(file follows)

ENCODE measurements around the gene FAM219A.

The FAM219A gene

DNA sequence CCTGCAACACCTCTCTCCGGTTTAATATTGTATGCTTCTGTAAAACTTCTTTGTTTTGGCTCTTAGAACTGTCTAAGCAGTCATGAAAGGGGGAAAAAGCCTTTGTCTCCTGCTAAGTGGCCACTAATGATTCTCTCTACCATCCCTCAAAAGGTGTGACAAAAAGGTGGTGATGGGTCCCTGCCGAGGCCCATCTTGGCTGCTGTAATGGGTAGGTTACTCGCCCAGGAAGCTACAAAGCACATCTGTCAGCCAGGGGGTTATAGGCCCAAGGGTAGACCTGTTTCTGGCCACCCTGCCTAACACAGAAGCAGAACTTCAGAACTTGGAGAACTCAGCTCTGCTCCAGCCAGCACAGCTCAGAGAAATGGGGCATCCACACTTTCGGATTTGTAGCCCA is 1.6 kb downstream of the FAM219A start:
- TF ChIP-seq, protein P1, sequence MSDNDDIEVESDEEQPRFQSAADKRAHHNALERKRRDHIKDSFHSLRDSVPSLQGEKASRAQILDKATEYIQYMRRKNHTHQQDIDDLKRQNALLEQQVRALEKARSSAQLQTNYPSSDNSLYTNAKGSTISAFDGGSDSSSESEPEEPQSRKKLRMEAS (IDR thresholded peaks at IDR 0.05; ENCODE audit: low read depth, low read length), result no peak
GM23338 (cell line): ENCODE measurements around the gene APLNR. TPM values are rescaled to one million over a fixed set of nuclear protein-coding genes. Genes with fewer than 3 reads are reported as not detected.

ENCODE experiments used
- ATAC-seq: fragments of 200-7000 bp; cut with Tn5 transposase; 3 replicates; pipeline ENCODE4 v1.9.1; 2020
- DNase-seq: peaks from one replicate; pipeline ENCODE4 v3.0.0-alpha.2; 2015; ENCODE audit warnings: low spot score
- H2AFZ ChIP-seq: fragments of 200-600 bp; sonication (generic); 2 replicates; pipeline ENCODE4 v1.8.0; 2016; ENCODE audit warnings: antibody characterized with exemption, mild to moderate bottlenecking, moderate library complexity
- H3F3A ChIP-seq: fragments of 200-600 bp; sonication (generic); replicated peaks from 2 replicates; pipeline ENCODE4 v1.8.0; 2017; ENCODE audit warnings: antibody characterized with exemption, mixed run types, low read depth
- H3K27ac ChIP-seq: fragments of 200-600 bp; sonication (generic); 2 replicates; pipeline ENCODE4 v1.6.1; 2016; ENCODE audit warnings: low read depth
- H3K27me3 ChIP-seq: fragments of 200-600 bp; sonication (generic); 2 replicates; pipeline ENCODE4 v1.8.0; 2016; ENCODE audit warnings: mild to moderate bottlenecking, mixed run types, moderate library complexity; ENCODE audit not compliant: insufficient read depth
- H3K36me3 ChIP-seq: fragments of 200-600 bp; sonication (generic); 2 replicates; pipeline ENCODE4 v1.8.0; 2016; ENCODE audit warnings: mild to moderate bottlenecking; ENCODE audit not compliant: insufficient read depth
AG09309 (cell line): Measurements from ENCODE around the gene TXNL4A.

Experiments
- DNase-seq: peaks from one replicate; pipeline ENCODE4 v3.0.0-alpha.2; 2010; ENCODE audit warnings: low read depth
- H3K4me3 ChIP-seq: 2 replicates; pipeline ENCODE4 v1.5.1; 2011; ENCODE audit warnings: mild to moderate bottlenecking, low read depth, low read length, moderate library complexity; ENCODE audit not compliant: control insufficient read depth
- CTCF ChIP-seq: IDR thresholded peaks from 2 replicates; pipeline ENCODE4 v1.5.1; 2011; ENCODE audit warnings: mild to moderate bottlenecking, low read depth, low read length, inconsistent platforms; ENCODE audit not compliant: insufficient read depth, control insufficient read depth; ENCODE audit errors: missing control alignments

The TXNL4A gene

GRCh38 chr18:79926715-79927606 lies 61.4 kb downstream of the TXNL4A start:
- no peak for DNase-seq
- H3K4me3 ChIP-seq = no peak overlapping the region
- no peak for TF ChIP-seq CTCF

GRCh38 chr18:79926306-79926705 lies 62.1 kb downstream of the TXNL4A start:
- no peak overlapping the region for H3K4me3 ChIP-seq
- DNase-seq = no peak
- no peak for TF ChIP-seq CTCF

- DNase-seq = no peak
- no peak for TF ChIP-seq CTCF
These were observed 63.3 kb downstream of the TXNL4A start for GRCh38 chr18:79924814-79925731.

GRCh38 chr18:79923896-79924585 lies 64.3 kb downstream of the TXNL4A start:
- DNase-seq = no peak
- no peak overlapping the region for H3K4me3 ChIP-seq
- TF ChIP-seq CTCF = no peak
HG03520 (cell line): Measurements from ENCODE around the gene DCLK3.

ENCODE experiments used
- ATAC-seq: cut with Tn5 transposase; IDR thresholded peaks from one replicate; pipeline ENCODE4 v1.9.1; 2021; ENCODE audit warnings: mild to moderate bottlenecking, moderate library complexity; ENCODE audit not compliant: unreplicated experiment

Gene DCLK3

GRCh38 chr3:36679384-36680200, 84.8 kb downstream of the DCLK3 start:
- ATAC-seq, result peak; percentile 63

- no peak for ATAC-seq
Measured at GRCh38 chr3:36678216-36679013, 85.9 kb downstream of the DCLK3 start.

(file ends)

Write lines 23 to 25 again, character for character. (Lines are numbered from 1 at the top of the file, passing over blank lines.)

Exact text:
- no peak for TF ChIP-seq CTCF

GRCh38 chr18:79926306-79926705 lies 62.1 kb downstream of the TXNL4A start:
- no peak overlapping the region for H3K4me3 ChIP-seq